Depp’s Western ‘Rango’ not just for kids
Published: Wednesday, March 2, 2011
Updated: Wednesday, March 2, 2011 16:03
It's being packaged as a kids film, but Johnny Depp's Rango provides plenty of laughs for all audiences.
A lot of the laughs for younger viewers will come from the talking animals running around screaming while waving their hands in the air. For adults, Depp delivers his witty punch lines while talking quickly and uses big words. Some of those words may go over the young childrens' heads, such as them knowing the difference between thespians and lesbians.
Rango is a sheltered chameleon who aspires to be an actor but finds himself in a dried up Western town full of bandits and takes the role of sheriff.
Rango treads carefully to create an original story while taking time to honor classic Spaghetti Westerns from Sergio Leone, some more obvious than others. I'm pretty sure there was also a Three Amigos reference in there. It even pays homage to some of Depp's classic roles, such as Hunter S. Thompson in Fear and Loathing in Las Vegas.
Director Gore Verbinski (The Pirates of the Caribbean trilogy) teams up again with Depp. Verbinkski shot the film with the actors together acting out each scene then went back and animated from the real footage.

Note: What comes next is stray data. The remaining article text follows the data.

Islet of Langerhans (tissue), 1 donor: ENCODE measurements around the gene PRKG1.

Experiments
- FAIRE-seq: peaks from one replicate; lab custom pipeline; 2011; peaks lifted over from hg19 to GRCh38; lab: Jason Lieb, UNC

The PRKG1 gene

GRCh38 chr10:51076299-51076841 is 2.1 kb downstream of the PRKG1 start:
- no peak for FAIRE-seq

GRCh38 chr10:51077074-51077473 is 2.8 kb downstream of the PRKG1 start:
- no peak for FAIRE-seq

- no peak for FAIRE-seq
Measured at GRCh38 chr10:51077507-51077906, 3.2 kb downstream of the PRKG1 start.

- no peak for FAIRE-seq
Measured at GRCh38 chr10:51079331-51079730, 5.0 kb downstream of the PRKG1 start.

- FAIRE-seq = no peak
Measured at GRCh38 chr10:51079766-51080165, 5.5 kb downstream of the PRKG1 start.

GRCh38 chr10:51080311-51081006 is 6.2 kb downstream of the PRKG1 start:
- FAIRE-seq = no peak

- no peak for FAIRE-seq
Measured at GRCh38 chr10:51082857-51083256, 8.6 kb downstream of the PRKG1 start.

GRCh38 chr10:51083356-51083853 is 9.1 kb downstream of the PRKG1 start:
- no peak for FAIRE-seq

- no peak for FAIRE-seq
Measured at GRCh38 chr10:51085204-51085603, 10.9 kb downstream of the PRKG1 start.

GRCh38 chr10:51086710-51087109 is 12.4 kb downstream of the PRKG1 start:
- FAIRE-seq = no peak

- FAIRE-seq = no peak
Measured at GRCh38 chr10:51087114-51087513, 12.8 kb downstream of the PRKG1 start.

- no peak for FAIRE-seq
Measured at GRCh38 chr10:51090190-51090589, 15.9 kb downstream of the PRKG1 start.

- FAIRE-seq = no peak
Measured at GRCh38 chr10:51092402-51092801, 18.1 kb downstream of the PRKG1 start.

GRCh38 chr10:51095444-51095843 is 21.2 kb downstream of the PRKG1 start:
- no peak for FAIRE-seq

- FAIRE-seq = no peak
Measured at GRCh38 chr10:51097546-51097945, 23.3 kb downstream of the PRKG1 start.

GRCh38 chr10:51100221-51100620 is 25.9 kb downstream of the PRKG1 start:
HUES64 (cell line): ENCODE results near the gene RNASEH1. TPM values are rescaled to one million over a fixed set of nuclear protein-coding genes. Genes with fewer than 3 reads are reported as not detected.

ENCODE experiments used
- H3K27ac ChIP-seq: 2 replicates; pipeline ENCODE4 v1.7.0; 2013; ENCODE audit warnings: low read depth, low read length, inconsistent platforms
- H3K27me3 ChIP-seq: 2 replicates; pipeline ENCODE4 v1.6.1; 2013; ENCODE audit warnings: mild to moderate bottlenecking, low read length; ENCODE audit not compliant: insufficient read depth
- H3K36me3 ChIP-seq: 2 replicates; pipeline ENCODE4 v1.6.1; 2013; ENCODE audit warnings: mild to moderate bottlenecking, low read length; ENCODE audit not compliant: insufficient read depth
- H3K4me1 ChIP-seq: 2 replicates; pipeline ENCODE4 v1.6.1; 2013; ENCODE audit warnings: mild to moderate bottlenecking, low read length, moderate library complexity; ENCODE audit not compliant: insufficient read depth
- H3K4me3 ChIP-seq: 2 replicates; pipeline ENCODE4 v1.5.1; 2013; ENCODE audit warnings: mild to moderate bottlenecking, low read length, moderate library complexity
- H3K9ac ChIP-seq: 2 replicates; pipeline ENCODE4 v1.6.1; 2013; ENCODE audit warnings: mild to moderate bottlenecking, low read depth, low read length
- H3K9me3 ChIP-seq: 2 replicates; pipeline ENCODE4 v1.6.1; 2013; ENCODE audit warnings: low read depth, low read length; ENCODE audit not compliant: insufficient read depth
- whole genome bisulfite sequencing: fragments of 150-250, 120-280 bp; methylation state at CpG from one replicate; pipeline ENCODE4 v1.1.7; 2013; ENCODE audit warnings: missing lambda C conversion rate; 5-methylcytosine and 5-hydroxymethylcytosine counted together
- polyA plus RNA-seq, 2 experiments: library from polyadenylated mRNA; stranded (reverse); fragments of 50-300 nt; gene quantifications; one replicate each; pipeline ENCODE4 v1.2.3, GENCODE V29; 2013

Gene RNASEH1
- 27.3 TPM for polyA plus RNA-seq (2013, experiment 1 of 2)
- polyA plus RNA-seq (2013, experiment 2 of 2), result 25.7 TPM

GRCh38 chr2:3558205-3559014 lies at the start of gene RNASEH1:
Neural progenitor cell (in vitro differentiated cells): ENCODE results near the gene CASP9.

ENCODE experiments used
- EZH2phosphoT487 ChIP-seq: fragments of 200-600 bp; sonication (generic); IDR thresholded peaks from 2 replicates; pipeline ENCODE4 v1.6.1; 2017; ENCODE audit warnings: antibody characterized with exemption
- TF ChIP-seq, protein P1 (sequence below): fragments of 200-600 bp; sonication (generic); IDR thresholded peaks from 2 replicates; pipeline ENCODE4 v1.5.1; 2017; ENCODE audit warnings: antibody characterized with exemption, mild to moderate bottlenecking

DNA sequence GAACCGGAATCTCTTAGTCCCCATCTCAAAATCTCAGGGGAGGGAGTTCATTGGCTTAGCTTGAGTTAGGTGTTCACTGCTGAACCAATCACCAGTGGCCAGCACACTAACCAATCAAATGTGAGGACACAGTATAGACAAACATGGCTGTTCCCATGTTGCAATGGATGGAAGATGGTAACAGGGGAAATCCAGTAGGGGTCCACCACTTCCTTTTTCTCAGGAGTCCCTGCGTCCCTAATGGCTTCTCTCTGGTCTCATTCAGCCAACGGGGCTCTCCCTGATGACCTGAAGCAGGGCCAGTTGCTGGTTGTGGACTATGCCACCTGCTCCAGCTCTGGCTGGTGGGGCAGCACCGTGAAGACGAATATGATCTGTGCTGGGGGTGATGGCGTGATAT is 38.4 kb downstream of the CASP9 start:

This film isn't a one-man show from Depp by any means. Isla Fisher (Wedding Crashers), Abigail Breslin (Little Miss Sunshine) and Bill Nighy (Shaun of the Dead) come together to form the right balance for each scene. This ensemble atmosphere improves the quality of the dialogue and the detail of their facial reactions.
Industrial Light & Magic makes its debut in animation in jaw-dropping fashion. The level of detail given to each character comes out revealing every crack and crevasse of Rango's skin.
The animation medium works better for Depp because people's interest in him distracts from the subject matter. Depp has been known for his crazy, over-the-top characters, such as Capt. Jack Sparrow; but taking away the eyeliner puts the focus on the character instead of the face.
The one gripe I have with the film is the overuse of certain comedy gags. A mariachi band of desert birds act as the narrator reminding us that our titular character is going to die. The problem: the band member had the voice of a Taco Bell commercial narrator. The birds seem to keep popping up every twenty minutes to remind us that Rango hasn't died yet, but will — spoilers.
It's still early in 2011 but Rango is already shaping up to be one of the best animated films of the year.